Watauga is a city in Carter and Washington counties in the U.S. state of Tennessee. The population was 403 at the 2000 census and 458 at the 2010 census. It is part of the Johnson City Metropolitan Statistical Area, which is a component of the Johnson City–Kingsport–Bristol, TN-VA Combined Statistical Area – commonly known as the "Tri-Cities" region.
Some of the earliest European pioneers in Tennessee settled in the vicinity of Watauga in the mid-18th century. William Bean, traditionally recognized as Tennessee's first white settler, built his cabin at the mouth of Boone Creek, 7 miles (11 km) downstream from modern Watauga, in 1769. The Watauga Association, an early frontier government, operated out of nearby Elizabethton in the 1770s.
When the East Tennessee and Virginia Railroad (ET&V) was built in the 1850s, a railroad stop known as Carter's Depot, or Carter's Station, was established at what is now Watauga, where a trestle had been erected to carry the tracks across the Watauga River. Carter's Depot consisted of a water tank, several storage buildings, a telegraph office, and a post office.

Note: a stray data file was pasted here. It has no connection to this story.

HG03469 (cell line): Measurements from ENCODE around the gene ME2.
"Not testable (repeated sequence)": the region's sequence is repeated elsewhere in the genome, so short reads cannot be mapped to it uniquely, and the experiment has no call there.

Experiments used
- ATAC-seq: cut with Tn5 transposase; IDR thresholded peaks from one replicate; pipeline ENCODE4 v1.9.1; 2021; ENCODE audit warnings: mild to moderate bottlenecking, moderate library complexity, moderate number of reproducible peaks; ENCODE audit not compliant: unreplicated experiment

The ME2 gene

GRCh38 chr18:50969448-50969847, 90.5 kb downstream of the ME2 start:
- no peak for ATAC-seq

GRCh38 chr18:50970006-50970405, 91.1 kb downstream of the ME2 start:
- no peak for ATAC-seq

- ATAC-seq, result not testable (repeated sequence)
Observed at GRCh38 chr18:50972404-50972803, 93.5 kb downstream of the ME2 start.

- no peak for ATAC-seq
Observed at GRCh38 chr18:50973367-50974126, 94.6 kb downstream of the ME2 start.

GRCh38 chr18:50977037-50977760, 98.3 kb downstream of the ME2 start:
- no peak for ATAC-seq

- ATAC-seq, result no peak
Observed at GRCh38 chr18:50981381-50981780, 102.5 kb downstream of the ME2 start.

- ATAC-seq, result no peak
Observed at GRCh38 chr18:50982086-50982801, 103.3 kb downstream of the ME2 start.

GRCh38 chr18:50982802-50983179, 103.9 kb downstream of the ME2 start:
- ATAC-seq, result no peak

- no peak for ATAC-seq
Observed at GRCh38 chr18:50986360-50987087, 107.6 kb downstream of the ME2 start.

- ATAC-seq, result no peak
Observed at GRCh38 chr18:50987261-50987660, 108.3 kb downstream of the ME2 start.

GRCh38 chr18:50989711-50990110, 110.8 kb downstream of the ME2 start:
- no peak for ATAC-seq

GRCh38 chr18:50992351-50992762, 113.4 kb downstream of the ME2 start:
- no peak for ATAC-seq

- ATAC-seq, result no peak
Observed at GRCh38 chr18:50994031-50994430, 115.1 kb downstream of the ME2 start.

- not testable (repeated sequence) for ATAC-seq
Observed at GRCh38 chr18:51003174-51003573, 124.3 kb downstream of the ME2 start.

The trestle at Carter's Depot held immense strategic importance during the Civil War, as the ET&V was part of a vital supply line connecting Virginia with the rest of the South. The trestle was among those targeted by the East Tennessee bridge burnings in November 1861, though the conspirators found it too heavily guarded by Confederates. In late December 1862, General Samuel P. Carter conducted a raid into the region, overwhelming the Confederate detachment at Carter's Depot before destroying the trestle.